Charcoal treats: Latest food fad may black out medications’ properties
Thursday, August 03, 2017
Over-the-top ice cream cones, rainbow bagels, unicorn Frappuccinos ... Every few months, a new food fad hits, prompting diners to share bright photos of the latest treat on their social media feeds.
Recently, however, we've seen a blackout effect. From charcoal-infused ice cream to squid ink pasta, once-colorful foods have gone pitch black. As diners look to get in on the latest craze, doctors are warning that charcoal-infused foods may have adverse health effects.
The medical properties of "activated charcoal" date back to 400 BC, with Hippocrates using it as a treatment for vertigo, anthrax and odor absorption, as well as cleansing toxins in the stomach. Fast-forwarding to today, charcoal can be found in toothpastes, facial care products and cleansers.
The Food Network is quick to point out that this charcoal isn't the kind to be found on barbecue coals. Activated charcoal is created by burning plant fibers, such as coconut husks. Most recently, it has debuted on a gourmet scale as a "superfood" for its detoxifying properties, finding itself playing a key role in the coloration of juice drinks, pizza crusts, breads, ice cream and even cocktails.
Whether or not the masses flocked toward charcoal foods for their detoxifying properties, novelty factor or just to snap a photo has yet to be determined, but it seems to be a bit of all three.
This summer, iHalo Krunch, "Toronto's first charcoal ice cream shop" opened up, with waits exceeding an hour in order to try some #GothIceCream. Using black ice cream cones (obviously made with charcoal), the shop offers six different products, including a coconut charcoal soft-serve.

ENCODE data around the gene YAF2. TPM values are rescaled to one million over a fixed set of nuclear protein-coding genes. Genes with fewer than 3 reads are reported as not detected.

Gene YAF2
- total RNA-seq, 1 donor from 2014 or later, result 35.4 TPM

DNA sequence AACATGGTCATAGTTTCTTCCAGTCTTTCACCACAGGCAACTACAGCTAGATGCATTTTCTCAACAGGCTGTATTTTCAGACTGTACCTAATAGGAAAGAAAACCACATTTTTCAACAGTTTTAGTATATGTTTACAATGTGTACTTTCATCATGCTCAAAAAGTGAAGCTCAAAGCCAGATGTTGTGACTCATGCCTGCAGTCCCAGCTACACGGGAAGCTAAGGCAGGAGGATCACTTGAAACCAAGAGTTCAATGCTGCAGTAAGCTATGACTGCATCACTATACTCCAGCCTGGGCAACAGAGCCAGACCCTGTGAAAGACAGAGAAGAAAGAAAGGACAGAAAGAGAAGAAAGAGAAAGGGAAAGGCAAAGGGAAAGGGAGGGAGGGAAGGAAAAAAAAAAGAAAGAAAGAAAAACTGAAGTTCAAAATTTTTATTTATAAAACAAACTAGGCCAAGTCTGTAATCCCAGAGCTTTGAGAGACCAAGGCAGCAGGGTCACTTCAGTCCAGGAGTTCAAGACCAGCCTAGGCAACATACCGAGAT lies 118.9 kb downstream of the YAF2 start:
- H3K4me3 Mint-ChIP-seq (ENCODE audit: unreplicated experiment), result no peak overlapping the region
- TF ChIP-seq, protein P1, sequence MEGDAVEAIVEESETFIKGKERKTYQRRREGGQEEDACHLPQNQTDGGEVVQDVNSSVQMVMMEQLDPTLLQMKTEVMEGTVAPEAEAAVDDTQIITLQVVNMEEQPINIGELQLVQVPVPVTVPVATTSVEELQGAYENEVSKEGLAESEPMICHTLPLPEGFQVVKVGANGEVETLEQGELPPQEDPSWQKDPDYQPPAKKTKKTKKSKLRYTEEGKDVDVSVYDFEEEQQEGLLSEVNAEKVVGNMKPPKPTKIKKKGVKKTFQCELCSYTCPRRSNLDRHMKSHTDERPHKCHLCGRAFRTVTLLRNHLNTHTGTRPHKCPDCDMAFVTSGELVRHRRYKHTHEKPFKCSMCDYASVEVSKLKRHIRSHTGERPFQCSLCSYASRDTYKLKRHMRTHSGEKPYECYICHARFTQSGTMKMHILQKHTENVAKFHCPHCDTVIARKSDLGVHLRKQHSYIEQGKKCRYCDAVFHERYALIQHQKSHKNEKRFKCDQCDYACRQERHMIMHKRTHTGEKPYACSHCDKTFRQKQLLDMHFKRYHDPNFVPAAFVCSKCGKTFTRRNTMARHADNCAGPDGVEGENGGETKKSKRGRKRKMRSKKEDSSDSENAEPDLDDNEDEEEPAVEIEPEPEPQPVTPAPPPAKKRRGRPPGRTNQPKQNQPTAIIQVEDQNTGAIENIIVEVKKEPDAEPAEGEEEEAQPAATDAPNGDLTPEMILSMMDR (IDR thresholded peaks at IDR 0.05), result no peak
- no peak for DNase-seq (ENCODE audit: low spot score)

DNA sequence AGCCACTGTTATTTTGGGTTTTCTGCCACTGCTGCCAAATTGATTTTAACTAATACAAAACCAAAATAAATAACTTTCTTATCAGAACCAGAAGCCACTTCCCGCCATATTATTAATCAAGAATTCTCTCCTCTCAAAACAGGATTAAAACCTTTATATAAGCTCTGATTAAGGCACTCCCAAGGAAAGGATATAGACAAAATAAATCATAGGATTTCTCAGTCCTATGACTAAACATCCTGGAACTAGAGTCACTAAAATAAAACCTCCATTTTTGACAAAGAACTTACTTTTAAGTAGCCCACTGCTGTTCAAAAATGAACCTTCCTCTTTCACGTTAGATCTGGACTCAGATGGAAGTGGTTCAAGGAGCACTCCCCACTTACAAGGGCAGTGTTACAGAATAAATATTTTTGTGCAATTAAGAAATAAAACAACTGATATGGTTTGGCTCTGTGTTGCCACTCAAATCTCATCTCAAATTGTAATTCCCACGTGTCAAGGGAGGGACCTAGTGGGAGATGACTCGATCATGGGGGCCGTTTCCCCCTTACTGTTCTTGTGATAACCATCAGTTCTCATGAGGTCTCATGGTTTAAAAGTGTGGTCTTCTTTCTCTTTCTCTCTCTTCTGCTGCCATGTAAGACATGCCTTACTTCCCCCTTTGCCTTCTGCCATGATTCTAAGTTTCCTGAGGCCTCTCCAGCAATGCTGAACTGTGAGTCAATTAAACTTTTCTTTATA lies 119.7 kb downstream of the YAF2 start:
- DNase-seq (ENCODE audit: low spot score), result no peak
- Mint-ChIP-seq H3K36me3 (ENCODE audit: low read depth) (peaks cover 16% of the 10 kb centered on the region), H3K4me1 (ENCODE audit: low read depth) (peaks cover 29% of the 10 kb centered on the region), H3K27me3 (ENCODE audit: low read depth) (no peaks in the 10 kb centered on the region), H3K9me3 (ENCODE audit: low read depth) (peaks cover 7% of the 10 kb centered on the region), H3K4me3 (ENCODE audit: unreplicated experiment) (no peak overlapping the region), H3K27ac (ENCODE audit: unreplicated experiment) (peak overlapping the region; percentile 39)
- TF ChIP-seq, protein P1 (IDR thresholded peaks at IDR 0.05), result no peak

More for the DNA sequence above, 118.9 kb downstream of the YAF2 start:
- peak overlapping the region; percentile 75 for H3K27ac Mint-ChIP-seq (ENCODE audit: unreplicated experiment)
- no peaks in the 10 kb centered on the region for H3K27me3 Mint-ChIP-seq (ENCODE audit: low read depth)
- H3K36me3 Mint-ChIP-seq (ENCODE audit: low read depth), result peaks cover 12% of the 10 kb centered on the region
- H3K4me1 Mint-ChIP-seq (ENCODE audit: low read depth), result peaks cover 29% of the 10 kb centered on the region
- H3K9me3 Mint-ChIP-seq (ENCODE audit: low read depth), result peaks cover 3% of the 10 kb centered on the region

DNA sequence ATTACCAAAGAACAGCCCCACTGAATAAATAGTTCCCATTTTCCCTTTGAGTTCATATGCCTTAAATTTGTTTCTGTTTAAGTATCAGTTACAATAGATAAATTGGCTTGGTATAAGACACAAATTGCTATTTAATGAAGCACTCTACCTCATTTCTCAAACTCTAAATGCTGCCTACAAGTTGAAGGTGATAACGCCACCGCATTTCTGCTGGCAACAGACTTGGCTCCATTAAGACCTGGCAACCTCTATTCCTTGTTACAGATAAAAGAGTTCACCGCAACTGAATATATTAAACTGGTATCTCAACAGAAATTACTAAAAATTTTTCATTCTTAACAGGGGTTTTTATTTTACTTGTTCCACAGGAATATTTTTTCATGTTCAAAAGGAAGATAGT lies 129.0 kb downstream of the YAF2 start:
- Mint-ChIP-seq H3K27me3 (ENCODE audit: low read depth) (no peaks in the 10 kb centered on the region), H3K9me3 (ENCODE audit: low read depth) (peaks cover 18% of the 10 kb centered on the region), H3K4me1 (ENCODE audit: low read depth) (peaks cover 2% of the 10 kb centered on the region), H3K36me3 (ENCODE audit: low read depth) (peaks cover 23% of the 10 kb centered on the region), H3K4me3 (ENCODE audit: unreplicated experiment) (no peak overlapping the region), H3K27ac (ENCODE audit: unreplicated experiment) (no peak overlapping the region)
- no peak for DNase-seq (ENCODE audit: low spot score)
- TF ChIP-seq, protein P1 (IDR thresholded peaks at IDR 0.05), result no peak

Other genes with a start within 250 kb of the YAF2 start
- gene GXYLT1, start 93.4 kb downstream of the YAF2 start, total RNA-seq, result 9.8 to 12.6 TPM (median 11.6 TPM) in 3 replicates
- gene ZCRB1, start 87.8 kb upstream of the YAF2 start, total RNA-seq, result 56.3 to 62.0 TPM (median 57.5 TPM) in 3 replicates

On their Facebook page, they state that activated charcoal means detoxification, "but who are we kidding? It's still dessert." Not looking to present themselves as a healthy establishment, they encourage guests to "snap away" once they have purchased a treat. And with good reason! Their ice creams boast vibrant colors such as neon green and deep purple — a far cry from the traditional pastel shades of ice cream.
A recent piece in the National Post acknowledged the activated charcoal food fad for exactly what it is — a thrill worth Instagramming, as black foods are not relatively common or natural.
However, they delve into the medical properties of charcoal. Used to treat oral drug overdoses and poisoning, diners may not realize what they are eating may be interfering with prescription medicine, such as birth control pills, Benadryl and ibuprofen, to name a few. Those not on any medication, however, are unlikely to be affected.
What should diners do if they still want to get in on the craze, without meddling with their medication? Squid ink has been gaining popularity as well.
Formally known as cephalopod ink, it is a dark pigment released into water by most cephalopod species. For food preparation, the ink is extracted from sacs of a squid and used as food dye.
In Boston, a Japanese tapas restaurant called Pagu has been selling jet black lobster rolls. An innovative twist on the New England classic, the dough is infused with squid ink and sake, and uses avocado instead of butter or mayonnaise. The colors of the lobster and avocado pop on the dark roll and have been featured in social media posts.
Soon enough, people may be able to enjoy jet black foods from the comfort of their own homes. Japan's largest instant noodle company has introduced Black Seafood Cup Noodle, a just-add-water ramen that uses a packet of squid ink to dye the broth.
The company's press release calls the cup "photogenic," which no doubt encourages social media sharing. Available for $1.85 a cup, perhaps we will start to see other noodle manufacturers around the world introduce something similar.
Once someone has posted a picture of their charcoal ice cream or black lobster roll, will they want to post another photo of it a few weeks or even months later? They might already be onto the next food craze. Should activated charcoal's popularity wane with its incorporation in various foods, its medical properties will still make it useful within the healthcare field.
With social media always present, restaurants find themselves innovating to stay relevant. They still must rely on tried-and-true dishes to attract customers, even if it means partaking in a fad or two to attract new diners (and Instagrammers).
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